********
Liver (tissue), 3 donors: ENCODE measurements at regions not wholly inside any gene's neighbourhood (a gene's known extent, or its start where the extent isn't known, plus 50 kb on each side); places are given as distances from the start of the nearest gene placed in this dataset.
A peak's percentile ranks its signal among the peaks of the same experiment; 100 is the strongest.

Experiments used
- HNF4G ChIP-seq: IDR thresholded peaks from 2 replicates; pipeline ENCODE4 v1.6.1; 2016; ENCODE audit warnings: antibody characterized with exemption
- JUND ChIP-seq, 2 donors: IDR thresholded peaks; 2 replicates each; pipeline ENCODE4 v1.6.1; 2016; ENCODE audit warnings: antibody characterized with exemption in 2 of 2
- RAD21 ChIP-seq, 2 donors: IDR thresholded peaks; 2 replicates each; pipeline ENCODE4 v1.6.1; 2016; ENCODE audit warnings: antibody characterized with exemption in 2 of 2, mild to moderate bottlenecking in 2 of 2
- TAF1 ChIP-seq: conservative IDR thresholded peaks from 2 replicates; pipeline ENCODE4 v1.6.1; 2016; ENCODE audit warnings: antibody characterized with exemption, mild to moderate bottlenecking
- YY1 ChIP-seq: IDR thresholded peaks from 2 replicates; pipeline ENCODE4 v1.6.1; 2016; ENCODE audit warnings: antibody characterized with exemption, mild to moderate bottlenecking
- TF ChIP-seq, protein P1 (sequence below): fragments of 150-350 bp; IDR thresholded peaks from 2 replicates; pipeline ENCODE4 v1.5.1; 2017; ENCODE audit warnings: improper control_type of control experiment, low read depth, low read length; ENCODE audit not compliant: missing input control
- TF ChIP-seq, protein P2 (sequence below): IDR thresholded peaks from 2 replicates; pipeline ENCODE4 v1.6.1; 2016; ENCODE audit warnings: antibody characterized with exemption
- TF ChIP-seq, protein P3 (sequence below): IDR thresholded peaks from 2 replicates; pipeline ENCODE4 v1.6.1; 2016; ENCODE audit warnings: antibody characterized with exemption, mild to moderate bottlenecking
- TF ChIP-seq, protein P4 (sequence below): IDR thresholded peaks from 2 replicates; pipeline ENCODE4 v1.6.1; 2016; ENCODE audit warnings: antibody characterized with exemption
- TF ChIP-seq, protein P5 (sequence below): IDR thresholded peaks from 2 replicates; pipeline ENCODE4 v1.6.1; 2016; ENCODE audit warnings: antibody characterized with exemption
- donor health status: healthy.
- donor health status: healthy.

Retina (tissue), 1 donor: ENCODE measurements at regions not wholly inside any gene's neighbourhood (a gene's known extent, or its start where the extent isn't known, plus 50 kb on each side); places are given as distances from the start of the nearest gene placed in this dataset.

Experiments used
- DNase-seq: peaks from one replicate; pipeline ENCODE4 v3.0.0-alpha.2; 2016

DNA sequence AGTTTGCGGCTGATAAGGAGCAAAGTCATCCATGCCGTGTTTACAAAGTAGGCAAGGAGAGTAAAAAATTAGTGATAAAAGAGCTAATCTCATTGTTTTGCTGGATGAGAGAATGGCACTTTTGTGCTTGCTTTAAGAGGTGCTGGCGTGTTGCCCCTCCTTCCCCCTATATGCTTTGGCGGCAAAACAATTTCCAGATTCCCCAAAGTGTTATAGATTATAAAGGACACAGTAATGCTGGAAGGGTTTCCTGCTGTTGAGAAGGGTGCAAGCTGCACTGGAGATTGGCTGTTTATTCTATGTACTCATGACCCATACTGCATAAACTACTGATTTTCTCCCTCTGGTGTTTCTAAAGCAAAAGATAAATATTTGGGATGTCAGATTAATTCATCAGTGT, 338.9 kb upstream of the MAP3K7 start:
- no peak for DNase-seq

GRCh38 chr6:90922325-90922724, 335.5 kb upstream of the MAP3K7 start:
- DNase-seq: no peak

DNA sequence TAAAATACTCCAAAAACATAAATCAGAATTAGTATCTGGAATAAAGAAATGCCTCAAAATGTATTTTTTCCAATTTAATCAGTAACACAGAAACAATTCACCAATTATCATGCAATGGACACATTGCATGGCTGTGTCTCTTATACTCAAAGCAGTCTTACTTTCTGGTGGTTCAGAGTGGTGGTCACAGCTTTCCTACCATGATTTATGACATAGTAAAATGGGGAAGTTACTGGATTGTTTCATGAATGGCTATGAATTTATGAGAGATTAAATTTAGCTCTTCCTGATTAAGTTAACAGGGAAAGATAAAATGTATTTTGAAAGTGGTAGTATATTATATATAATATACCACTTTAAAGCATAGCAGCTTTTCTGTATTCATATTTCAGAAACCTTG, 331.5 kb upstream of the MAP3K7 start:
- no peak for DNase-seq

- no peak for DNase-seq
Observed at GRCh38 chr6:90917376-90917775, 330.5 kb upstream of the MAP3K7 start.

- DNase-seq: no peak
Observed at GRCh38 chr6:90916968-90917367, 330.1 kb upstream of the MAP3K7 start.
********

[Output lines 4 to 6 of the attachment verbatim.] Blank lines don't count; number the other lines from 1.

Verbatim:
- HNF4G ChIP-seq: IDR thresholded peaks from 2 replicates; pipeline ENCODE4 v1.6.1; 2016; ENCODE audit warnings: antibody characterized with exemption
- JUND ChIP-seq, 2 donors: IDR thresholded peaks; 2 replicates each; pipeline ENCODE4 v1.6.1; 2016; ENCODE audit warnings: antibody characterized with exemption in 2 of 2
- RAD21 ChIP-seq, 2 donors: IDR thresholded peaks; 2 replicates each; pipeline ENCODE4 v1.6.1; 2016; ENCODE audit warnings: antibody characterized with exemption in 2 of 2, mild to moderate bottlenecking in 2 of 2